The Creed is the faith that we confess at every Mass, and it is therefore a summary of what we believe, the truths we hold as such – truths. These truths not only identify what we believe in, but also who we are. They form our Catholic identity.
On the road towards the Year Of Faith, I want to take a look at the Nicene Creed, line by line, to see what it tells us about the truth of being Catholic Christians.
For us men and for our salvation he came down from heaven
With these lines we not only return to our introduction to the Creed, but also to the incarnation of the Lord; the nigh-incomprehensible fact that our God became like one of His own creations, a man. No God or divine person in another religion has performed this act of pure life and care for his creations. For as the lines from the Creed tell us, God became man for us, and not for any benefit to himself.
The incarnation, or the Son of God becoming a man, Jesus Christ, among us, is not without reason. It happened for us, and as such it happened at a specific time and place, because we are bound by these dimensions. We lead our lives in the places where we live and work, in the time given to us. In order to become man, Jesus also had to limit Himself to these dimensions. By His becoming one of us, we are able to re-establish a deep and personal relationship with Him. He is no longer out of reach. And so we can achieve our salvation, which He continuously offers to us.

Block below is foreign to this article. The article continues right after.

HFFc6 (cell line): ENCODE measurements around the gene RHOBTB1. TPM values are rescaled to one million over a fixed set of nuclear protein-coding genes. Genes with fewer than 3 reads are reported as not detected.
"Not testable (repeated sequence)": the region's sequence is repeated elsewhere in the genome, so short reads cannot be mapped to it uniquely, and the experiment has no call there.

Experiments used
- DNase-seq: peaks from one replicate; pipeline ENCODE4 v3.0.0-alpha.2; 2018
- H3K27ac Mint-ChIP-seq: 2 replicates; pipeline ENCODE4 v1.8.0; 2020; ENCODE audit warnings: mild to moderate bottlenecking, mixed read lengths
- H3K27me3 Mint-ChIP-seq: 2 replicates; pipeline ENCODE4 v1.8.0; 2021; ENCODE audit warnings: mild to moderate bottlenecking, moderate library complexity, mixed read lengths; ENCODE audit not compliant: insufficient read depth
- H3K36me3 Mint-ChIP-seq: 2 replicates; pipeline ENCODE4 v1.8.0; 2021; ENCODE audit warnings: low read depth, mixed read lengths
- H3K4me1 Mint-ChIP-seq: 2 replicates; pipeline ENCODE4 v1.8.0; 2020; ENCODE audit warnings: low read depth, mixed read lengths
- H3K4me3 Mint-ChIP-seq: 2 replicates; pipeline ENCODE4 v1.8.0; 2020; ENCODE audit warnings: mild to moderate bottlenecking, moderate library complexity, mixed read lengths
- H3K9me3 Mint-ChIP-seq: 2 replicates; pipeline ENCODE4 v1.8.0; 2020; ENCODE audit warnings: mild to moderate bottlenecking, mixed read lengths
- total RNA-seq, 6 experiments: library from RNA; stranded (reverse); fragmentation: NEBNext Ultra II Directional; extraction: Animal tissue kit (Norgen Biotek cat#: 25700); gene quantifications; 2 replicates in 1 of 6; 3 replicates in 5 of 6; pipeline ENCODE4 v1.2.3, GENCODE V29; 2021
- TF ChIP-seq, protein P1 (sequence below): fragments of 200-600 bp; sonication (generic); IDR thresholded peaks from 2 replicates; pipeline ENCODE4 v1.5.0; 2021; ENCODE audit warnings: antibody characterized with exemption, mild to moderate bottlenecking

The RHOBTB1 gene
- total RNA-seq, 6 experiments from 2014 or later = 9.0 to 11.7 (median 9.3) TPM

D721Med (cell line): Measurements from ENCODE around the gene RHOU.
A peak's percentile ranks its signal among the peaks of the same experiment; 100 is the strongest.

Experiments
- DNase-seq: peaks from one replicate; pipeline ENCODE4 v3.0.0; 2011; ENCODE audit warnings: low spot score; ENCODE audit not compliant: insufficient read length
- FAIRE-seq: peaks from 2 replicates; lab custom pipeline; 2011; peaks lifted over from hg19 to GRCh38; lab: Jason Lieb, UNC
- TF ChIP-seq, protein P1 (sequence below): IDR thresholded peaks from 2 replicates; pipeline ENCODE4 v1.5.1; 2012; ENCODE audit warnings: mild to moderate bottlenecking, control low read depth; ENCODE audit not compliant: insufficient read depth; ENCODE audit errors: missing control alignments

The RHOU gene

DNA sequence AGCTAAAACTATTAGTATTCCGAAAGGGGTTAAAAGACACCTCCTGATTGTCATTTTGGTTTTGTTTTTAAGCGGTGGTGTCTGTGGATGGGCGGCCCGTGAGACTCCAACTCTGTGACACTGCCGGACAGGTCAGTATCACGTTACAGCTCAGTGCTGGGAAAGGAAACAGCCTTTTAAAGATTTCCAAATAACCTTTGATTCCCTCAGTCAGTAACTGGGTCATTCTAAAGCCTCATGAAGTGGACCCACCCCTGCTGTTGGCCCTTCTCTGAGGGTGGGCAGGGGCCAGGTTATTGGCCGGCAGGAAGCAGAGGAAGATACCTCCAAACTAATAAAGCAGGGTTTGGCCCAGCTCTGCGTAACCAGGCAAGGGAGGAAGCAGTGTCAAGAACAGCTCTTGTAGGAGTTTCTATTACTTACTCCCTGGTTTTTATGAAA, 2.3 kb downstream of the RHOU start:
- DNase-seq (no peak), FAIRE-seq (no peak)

Because of this, God also knows us intimately, because He has known everything that we experience in our lives, from profound joy and satisfaction to deep sorrow and regret. He identifies with us, and so we can identify with Him, at least enough for the aforementioned personal relationship to be established.
Art Credit: “Adoration of the Child,” by Gerrit van Honthorst, ca. 1620